How to Maximize Your Social Security Income

Use these tips to get the most out of your retirement benefits.

Almost 90 percent of U.S. citizens over age 65 receive Social Security benefits, according to the Social Security Administration. Even if you’re not retired, but are disabled and have minimal income and assets, you might qualify for Supplemental Security Income.

Understand how to maximize your benefits and learn how to navigate the complicated world of Social Security. Keep reading for 2018 Social Security tips to help you maximize your retirement benefits.

What’s Your Maximum Social Security Benefit?

In 2018, the maximum monthly Social Security benefit you can receive if you start collecting at full retirement age is $2,788, an increase of $101 from the maximum benefit in 2017. Your Social Security income is taxable and up to 85 percent of that income could be subject to income taxes, but you must calculate out the exact percentage by using a specific formula.

5 Steps to Help You Maximize Your Social Security Benefits

Most people don’t receive the maximum Social Security benefit. In fact, the average Social Security retirement benefit in 2017 was only $1,369, less than half of the maximum benefit at full retirement age. Although you might not be able to wait for your biggest monthly payout, follow these steps to maximize your benefits.

1. Maximize Your Earned Income Each Year

Your Social Security benefits are based largely on your earnings during your working years. The benefit formula looks at your Social Security earnings from your 35 highest earning years. The formula includes only income subject to Social Security taxes, so any investment or interest income — or earned income in excess of the Social Security wage base — doesn’t count.

The Social Security wage base is the maximum amount of earnings subject to Social Security taxes each year, which is $128,400 for 2018. To get the maximum benefit, you need to have 35 years in which your earnings equal or exceed the Social Security wage base.

If you are self-employed, you must report your income on your taxes not only because it’s the law, but also because if you don’t report that income and pay taxes on it, you won’t get credit for it when it comes to calculating your Social Security benefits.

Find Out: What Is the Maximum Social Security Tax?

2. Delay Taking Social Security Retirement Benefits

The longer you delay taking Social Security benefits, the larger your monthly benefit will be when you claim your benefits. Your full retirement age varies depending on when you were born.

For people born before 1937, full retirement age is 65 years old. The full retirement age goes up for each year after that you were born. Full retirement age is 67 years old if you were born in 1967 or later. If you claim your benefits before full retirement age — you can claim as early as age 62 — your benefits will be lower. On the other hand, you can delay taking your benefits until as late as age 70 and receive a larger monthly payout.

Learn More: How Your Retirement Age Impacts Your Social Security Benefits

3. Beware the Windfall Elimination Provision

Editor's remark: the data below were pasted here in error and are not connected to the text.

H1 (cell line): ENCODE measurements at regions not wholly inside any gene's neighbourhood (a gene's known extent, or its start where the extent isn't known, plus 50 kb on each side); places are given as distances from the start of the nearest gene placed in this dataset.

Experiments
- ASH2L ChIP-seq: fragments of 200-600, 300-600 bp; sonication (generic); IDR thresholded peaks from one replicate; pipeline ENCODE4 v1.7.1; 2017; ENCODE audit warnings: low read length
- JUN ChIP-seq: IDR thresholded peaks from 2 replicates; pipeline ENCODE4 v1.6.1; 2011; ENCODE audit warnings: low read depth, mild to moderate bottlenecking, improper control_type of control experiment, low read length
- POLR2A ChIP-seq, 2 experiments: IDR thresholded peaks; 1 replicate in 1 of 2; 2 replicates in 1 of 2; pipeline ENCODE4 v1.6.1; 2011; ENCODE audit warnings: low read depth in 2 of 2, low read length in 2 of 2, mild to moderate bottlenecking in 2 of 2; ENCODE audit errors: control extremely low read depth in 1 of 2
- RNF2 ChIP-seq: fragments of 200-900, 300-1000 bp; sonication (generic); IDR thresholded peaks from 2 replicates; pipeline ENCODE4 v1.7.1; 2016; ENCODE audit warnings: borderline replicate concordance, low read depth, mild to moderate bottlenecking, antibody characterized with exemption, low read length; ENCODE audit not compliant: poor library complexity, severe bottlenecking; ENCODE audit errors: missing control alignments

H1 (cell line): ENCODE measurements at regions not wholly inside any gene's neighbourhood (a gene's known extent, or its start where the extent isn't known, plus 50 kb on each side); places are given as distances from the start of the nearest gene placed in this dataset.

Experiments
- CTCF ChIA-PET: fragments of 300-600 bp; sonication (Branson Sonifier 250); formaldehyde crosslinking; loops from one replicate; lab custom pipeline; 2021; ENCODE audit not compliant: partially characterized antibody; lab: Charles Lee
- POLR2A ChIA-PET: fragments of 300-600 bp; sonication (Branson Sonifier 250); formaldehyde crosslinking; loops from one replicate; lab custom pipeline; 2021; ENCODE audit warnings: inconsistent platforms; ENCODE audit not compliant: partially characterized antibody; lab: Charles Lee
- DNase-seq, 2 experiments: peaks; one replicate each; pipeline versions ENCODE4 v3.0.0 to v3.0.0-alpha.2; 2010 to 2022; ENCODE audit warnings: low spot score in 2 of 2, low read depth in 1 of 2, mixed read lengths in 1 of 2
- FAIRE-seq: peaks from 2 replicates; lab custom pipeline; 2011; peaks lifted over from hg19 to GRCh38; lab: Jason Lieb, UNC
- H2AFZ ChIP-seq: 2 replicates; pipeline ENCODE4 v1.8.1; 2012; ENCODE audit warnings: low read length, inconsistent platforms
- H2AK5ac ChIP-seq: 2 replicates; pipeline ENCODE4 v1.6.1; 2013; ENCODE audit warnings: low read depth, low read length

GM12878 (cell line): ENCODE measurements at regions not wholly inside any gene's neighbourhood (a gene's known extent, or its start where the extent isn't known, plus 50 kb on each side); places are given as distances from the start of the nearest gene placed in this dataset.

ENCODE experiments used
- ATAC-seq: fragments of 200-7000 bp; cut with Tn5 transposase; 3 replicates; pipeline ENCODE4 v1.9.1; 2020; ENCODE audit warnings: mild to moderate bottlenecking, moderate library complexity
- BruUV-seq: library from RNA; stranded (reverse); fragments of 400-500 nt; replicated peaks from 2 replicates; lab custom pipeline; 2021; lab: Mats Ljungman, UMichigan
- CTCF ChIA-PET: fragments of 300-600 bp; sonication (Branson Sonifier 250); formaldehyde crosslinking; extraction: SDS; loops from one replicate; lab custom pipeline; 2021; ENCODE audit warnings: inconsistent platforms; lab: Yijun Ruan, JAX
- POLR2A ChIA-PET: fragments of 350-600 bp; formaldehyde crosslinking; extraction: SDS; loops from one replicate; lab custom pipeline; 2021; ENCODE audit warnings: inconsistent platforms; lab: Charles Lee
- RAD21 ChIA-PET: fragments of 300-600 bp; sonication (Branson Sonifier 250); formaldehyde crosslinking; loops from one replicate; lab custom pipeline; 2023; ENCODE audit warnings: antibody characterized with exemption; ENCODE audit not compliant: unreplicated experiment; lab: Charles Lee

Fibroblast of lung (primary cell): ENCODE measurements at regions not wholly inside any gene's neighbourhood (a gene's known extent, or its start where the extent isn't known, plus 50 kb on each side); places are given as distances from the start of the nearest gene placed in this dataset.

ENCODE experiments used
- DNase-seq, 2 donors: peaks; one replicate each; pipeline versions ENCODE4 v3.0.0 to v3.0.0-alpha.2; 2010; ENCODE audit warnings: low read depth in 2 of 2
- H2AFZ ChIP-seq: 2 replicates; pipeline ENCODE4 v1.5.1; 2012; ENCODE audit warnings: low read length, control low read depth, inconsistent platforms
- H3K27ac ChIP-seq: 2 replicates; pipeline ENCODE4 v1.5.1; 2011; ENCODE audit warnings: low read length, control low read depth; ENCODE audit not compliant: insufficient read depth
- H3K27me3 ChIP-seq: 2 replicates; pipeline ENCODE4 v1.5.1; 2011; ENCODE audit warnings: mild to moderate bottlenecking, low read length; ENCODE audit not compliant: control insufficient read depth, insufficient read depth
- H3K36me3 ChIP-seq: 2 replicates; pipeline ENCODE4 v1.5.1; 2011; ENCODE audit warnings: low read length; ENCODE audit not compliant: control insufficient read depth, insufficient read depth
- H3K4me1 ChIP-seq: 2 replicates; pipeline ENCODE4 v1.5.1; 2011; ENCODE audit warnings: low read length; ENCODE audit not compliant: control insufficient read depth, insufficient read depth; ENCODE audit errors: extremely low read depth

If you receive a pension from an employer who didn’t take Social Security taxes from your paycheck, such as a government agency, your benefits might be reduced. At most, your Social Security benefit can be reduced by half of your pension for earnings that weren’t subject to Social Security taxes.

The more years of substantial earnings subject to Social Security taxes you have, the smaller your reduction. Each year, the amount of earnings necessary to qualify as “substantial earnings” adjusts for inflation. For example, in 1977, you needed only $4,125 of income subject to Social Security taxes to count as substantial earnings, but by 2017 the amount had increased to $23,625.

4. Track Your Status

Don’t wait until you’re retired to review your Social Security benefits. Instead, check each year to make sure your work record is accurate. If there are any errors, it’s much easier to prove it to the Social Security Administration when you have the records rather than decades later when you might not.

5. Don’t Claim Benefits Early If You’re Still Working

There is no Social Security income limit for receiving benefits if you’ve reached your full retirement age. If you claim your Social Security benefits before full retirement age and you’re still working, however, your benefits might be reduced depending on how much you earn. For the years before you reach full retirement age, your benefits are reduced by $1 for every $2 you are over the limit — and reduced by $1 for every $3 during the year that you reach full retirement age.

What’s the Difference Between Social Security and SSI?

The Social Security Administration also administers a program known as Supplemental Security Income, which provides benefits to disabled adults and children who have limited resources.

To be considered “disabled” for purposes of SSI eligibility, you must generally not be able to do any substantial, gainful activity — and your condition must be expected to result in your death or to last continuously for at least 12 months.

In addition, SSI benefits eligibility requirements stipulate that your available resources can’t exceed $2,000 for individuals or $3,000 for couples. You can get an SSI login and apply for SSI online if you:

  • Are at least 18 and younger than 65
  • Have never been married
  • Aren’t blind
  • Are a U.S. citizen
  • Have not completed an SSI application before
  • Are applying for Social Security Disability benefits at the same time you are applying for SSI

To apply for SSI for children, you must complete a paper application. As of 2017, the SSI benefit amount is $735 for individuals and $1,103 for couples.

Up Next: Social Security Myths You Need to Watch Out for